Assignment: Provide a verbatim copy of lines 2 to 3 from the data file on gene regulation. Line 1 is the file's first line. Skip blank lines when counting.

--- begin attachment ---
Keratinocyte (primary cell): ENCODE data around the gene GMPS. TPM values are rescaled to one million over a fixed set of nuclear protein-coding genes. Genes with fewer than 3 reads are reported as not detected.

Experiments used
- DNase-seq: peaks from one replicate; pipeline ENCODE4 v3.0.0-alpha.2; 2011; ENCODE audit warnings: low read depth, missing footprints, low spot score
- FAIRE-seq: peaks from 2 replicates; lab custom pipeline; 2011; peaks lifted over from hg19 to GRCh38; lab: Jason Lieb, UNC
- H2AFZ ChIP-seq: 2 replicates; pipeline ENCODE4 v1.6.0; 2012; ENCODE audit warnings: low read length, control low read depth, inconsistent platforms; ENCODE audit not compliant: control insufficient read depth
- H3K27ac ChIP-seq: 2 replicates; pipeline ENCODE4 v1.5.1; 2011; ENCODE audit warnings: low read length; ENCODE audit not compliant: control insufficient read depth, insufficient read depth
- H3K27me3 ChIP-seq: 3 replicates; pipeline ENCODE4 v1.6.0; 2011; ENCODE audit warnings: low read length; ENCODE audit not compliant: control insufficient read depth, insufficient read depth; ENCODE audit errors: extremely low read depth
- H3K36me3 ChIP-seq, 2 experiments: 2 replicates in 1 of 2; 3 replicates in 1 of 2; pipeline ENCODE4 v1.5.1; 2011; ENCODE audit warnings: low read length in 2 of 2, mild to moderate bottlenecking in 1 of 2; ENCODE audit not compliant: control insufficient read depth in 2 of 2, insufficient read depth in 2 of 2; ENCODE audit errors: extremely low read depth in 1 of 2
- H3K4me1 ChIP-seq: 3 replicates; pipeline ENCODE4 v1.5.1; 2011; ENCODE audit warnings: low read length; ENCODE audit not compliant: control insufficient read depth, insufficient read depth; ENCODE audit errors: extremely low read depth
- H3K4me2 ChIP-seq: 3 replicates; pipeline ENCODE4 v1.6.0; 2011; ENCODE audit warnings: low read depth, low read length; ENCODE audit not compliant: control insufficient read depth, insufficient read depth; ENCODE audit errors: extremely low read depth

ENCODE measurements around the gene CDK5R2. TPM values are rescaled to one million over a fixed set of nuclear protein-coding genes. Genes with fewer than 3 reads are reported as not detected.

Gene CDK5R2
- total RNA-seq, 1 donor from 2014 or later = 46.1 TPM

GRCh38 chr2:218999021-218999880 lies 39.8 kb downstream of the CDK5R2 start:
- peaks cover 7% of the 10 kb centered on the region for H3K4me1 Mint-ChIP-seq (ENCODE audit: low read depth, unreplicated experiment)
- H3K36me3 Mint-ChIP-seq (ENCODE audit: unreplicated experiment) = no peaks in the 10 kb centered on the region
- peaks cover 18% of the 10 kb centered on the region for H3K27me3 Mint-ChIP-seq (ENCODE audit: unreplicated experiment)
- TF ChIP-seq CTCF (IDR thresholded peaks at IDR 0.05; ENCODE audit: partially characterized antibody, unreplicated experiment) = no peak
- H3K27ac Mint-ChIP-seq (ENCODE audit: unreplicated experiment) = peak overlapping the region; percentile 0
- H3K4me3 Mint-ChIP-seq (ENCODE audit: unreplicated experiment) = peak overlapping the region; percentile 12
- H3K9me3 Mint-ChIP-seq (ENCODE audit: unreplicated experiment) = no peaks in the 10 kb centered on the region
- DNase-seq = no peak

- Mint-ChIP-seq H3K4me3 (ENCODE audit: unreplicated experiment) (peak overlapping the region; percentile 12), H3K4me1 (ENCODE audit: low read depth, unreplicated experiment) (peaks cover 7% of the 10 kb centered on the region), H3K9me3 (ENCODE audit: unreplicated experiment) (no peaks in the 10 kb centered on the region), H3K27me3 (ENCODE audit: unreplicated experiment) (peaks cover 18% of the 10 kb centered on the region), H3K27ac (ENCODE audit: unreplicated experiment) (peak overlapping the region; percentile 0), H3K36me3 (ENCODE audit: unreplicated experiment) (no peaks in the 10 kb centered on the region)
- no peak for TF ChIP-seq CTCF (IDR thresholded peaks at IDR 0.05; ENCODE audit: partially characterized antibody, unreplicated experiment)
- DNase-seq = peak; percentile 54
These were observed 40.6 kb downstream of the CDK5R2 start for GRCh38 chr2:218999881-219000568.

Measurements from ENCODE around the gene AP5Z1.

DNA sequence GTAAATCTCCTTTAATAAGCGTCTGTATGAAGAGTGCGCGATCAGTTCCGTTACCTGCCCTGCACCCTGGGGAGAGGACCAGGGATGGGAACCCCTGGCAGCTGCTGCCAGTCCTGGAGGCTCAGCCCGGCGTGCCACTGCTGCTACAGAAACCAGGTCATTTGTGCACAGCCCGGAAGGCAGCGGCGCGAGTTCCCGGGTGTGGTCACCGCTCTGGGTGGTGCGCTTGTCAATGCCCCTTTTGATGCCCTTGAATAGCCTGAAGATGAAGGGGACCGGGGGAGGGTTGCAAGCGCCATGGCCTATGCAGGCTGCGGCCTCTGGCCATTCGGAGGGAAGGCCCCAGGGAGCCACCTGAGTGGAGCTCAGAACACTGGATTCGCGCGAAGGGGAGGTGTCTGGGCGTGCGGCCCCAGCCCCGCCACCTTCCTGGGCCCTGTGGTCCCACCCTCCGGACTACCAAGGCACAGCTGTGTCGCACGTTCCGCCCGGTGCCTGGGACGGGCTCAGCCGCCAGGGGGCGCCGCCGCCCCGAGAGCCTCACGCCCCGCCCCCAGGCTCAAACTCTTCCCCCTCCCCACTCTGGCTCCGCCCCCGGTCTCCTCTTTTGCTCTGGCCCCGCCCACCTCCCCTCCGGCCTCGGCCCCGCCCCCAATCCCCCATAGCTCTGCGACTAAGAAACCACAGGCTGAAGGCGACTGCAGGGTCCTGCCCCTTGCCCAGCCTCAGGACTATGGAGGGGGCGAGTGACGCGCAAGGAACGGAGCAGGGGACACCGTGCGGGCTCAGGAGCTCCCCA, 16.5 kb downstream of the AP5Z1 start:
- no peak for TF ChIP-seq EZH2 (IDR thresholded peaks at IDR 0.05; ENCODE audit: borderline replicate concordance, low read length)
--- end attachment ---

Experiments used
- DNase-seq: peaks from one replicate; pipeline ENCODE4 v3.0.0-alpha.2; 2011; ENCODE audit warnings: low read depth, missing footprints, low spot score